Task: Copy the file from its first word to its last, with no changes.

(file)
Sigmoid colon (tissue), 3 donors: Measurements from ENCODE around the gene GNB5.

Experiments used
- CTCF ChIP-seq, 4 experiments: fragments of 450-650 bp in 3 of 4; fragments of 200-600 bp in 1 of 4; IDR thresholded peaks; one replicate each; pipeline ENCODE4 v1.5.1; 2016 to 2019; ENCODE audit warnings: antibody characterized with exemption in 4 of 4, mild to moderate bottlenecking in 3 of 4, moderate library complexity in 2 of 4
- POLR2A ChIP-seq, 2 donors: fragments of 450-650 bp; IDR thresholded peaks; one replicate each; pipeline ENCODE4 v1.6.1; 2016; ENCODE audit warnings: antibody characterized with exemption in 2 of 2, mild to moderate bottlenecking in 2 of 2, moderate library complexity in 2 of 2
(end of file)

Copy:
Sigmoid colon (tissue), 3 donors: Measurements from ENCODE around the gene GNB5.

Experiments used
- CTCF ChIP-seq, 4 experiments: fragments of 450-650 bp in 3 of 4; fragments of 200-600 bp in 1 of 4; IDR thresholded peaks; one replicate each; pipeline ENCODE4 v1.5.1; 2016 to 2019; ENCODE audit warnings: antibody characterized with exemption in 4 of 4, mild to moderate bottlenecking in 3 of 4, moderate library complexity in 2 of 4
- POLR2A ChIP-seq, 2 donors: fragments of 450-650 bp; IDR thresholded peaks; one replicate each; pipeline ENCODE4 v1.6.1; 2016; ENCODE audit warnings: antibody characterized with exemption in 2 of 2, mild to moderate bottlenecking in 2 of 2, moderate library complexity in 2 of 2